Portland neighborhood uneasy as eastern waterfront evolves

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PORTLAND — Standing in the driveway of his Newbury Street home on Sept. 27, Giuseppe Ruotolo was not happy.

“I am losing my ocean view,” he said, arms folded as he scowled into the sunshine.

Across the street, behind the Shipyard Brewery, an excavator was clearing the site of what had been a Mountfort Street home, making way for a mixed-use development that includes a 105-room hotel and corporate headquarters for Vets First Choice.

The project was approved by the Planning Board on Sept. 25. When completed, it will cover nearly 94,000 square feet, wrapping around Newbury Street and down to the intersection of Mountfort and Fore streets.

Across Fore Street from the future Vets First Choice offices, a mixed-use project is planned at the present site of Hamilton Marine. Councilors approved the required zoning on Sept. 17.

On Sept. 28, city Planning Director Tuck O’Brien said he expects developer Jonathan Cohen to file a site plan within weeks.

If approved, the development will be tucked in next to the new headquarters for WEX, slated to open next spring on what had been city land at Hancock and Thames Street.

Across from WEX on two sides are hotels. The Marriott AC opened this summer; the Residence Inn diagonally across from it opened almost a decade ago. Moving uphill on Hancock Street past Middle and Newbury to Federal streets brings more development that has cropped up in the last decade.

“It is pretty exciting in a way as this has been in the planning process for a long time,” O’Brien said. “This shows our economy is really well rounded.”

But Ruotolo is not alone in feeling the city has stopped listening to the neighborhood while embracing development plans.

“I don’t think it is a good thing to be walled in by tall, ugly buildings,” Mountfort Street resident Gemma Cannon said Monday.

A board member of the Washington Square Homeowners Association, Cannon and her family moved to Portland 20 years ago from Philadelphia. She has memories of that city’s congestion and development, and said she sees it happening now in Portland.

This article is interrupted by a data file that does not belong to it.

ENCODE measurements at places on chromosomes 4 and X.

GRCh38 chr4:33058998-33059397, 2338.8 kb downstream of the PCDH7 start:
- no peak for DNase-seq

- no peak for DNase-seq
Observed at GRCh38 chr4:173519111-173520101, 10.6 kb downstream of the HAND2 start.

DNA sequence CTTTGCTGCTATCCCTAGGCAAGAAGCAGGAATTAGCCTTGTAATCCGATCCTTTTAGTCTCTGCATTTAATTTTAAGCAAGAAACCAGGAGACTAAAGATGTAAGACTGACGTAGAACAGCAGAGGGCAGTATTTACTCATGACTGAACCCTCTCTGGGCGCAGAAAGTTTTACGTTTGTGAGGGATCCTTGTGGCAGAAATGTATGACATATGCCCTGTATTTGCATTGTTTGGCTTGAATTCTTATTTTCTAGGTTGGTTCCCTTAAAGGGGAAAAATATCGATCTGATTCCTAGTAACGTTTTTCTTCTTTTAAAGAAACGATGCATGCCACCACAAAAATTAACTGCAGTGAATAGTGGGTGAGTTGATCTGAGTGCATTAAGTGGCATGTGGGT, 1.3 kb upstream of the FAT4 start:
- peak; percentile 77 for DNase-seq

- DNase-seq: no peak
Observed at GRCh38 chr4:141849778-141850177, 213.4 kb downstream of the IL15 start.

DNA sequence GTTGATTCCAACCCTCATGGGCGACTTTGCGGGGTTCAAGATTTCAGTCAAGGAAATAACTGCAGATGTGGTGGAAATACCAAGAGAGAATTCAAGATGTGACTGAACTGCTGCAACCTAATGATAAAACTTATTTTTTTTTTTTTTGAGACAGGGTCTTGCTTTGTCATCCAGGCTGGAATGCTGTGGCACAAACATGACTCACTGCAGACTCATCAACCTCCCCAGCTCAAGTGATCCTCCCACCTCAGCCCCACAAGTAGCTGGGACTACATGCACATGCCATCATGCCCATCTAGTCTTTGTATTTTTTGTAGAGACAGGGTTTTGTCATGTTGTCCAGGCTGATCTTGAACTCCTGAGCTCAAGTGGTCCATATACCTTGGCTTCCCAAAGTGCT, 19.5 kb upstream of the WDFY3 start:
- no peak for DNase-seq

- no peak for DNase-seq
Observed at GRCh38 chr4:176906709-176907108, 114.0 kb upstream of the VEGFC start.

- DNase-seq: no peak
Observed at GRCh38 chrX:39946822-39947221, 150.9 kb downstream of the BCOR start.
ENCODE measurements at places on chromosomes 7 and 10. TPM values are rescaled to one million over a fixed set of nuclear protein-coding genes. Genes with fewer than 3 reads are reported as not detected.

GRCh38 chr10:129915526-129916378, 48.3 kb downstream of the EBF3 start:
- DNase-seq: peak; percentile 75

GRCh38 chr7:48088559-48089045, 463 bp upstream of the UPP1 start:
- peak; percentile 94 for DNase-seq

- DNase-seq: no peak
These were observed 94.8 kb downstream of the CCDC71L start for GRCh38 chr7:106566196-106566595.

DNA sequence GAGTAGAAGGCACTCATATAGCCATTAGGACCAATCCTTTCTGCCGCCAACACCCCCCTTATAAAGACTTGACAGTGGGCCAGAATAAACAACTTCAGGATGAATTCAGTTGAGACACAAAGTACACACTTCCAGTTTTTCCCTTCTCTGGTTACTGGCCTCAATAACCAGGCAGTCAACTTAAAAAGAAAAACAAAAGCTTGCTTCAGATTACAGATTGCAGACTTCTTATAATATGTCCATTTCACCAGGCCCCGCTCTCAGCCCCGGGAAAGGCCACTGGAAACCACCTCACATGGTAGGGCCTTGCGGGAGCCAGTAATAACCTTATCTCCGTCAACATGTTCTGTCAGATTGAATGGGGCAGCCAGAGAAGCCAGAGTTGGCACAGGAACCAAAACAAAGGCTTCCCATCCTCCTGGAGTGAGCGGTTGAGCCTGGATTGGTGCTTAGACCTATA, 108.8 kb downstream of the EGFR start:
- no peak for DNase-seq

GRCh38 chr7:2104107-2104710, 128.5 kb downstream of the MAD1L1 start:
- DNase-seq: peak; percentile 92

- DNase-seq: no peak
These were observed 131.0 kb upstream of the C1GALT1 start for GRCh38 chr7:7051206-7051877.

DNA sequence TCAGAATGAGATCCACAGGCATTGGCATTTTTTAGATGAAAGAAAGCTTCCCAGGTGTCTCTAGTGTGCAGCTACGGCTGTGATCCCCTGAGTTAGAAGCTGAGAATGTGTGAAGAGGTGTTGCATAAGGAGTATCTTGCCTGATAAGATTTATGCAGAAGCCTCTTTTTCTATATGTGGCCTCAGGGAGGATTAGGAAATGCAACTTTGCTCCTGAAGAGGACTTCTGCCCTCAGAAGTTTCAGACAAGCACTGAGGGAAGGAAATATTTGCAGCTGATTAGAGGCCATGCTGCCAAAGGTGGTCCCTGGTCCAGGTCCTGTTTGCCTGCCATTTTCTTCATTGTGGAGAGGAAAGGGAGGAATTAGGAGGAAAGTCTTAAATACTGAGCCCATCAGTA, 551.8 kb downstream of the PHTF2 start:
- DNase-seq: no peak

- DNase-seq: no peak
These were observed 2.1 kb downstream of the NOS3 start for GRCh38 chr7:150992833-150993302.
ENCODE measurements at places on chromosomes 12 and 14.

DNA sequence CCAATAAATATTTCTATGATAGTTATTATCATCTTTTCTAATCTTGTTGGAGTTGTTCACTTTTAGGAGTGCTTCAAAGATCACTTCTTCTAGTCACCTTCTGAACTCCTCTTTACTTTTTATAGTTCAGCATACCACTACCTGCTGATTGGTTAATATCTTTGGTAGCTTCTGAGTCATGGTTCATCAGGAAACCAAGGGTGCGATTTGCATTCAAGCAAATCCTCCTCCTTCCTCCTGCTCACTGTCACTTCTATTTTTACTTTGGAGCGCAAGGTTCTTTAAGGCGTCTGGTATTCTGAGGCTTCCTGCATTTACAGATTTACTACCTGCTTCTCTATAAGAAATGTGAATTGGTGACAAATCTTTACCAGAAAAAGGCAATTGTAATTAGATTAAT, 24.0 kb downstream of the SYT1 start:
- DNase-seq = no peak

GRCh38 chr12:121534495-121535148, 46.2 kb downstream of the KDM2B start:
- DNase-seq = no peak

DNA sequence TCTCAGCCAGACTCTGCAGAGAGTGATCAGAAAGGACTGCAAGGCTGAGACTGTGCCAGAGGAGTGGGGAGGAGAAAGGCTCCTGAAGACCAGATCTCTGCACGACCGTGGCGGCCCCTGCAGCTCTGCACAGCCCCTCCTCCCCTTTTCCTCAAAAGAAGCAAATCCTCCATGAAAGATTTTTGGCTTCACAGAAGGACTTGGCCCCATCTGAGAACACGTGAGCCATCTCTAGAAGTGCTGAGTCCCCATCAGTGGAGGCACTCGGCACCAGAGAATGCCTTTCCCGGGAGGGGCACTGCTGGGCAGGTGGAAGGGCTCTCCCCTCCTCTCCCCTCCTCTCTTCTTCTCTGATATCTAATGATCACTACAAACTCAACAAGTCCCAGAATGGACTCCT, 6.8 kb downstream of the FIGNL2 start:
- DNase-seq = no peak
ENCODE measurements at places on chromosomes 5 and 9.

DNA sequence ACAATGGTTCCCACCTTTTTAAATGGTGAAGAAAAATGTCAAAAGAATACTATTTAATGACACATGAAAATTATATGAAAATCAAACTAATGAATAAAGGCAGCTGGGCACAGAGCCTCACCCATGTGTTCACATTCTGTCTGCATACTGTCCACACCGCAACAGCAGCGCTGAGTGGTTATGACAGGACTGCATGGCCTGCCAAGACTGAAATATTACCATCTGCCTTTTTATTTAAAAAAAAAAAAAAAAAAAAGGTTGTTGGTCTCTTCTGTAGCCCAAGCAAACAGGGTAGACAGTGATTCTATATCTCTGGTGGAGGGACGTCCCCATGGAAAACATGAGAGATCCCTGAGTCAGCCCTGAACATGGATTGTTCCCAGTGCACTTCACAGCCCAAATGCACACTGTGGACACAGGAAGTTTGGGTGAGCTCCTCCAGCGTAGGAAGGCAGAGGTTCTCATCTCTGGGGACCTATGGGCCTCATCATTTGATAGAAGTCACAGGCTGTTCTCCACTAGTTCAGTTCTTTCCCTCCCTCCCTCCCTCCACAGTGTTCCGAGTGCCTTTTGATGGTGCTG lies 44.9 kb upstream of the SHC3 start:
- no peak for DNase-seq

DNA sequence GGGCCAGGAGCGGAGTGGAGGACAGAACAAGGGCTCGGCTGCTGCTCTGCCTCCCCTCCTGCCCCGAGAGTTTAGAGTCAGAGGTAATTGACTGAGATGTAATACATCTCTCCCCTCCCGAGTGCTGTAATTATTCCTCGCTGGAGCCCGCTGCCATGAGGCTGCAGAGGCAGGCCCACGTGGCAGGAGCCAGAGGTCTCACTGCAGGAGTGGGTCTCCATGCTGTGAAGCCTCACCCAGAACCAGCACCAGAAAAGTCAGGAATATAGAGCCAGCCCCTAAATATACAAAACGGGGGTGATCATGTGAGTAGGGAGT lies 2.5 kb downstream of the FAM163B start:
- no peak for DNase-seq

From its intersection with Congress Street to its curve just beyond Eastern Cemetery, Mountfort Street is wide enough for two vehicles to pass with room for parking. It all goes downhill as the street narrows from Federal to Fore streets.

“It is a wacky little street, every once in a while only one car fits,” Cannon told the City Council Sept. 17.

Cannon said she and her neighbors have already endured congestion during construction that has blocked her in her parking lot, or had her waiting 15 minutes to get through the traffic signal at Congress and Mountfort streets and Washington Avenue.

Ruotolo and Cannon said the city has stopped listening to longtime residents, but O’Brien said a new collaboration with developers is designed to confront the concerns.

Large-scale development requires traffic movement permits based on how many trips are generated to a proposed site. In this instance, developers are seeking a combined permit to encompass the WEX, Shipyard and 100 Fore St. properties.

“We need to get it right and coordinate it, to look at it holistically,” O’Brien said. “If we screw up the traffic patterns and getting people around, we lose the benefit we get from these developments.”

O’Brien has noted Cohen could already build a 600-space garage at 100 Fore St., and there are already 330 surface spaces in the area. Yet with the city planning to develop Thames Street and build Amethyst Park between it and the waterfront, pressure from increased traffic will extend beyond the sites seeking the combined traffic movement permit.

O’Brien said the two garages would likely remain as part of the permit, while the city also looks to alternative ways of getting visitors and employees to the waterfront.

By signing on to the combined effort for the permit, none of the projects can be occupied until it is granted.

In the meantime, some residents remain displeased by the rapid pace of change in the neighborhood and what is being lost.

“It is crazy to see all this,” Star Ortiz said as she pointed to the homes built on the site of the former Village Cafe on Newbury Street.

A day earlier, Abt paused while walking her dog on Fore Street. She looked at the Residence Inn and spoke above the construction din at WEX.

“I just think of visions lost,” she said, “of what we are losing in history and the waterfront.”

David Harry can be reached at 781-3661 ext. 110 or dharry@theforecaster.net. Follow him on Twitter: @DavidHarry8.

As seen from the Casco Bay Lines parking garage, development along Portland’s eastern waterfront is filling in land from Thames Street uphill.

Giuseppe Ruotolo and others who live on or near Newbury Street are concerned that redevelopment is removing views and eroding comfort on the streets above Portland’s eastern waterfront.

From the intersection of Thames and Hancock streets, the redevelopment picture in Portland includes the Marriott AC hotel at left, and WEX headquarters across the street at right. More development will fill land a block up and over on Fore Street.The view down Hancock Street from Federal Street in Portland is filled with new hotels and homes, and will soon feature redevelopment at the Shipyard Brewing site.Redevelopment in and near Portland’s eastern waterfront includes this rendering of the mixed-use plans at Shipyard Brewing on Newbury Street, which extend down to Fore Street.

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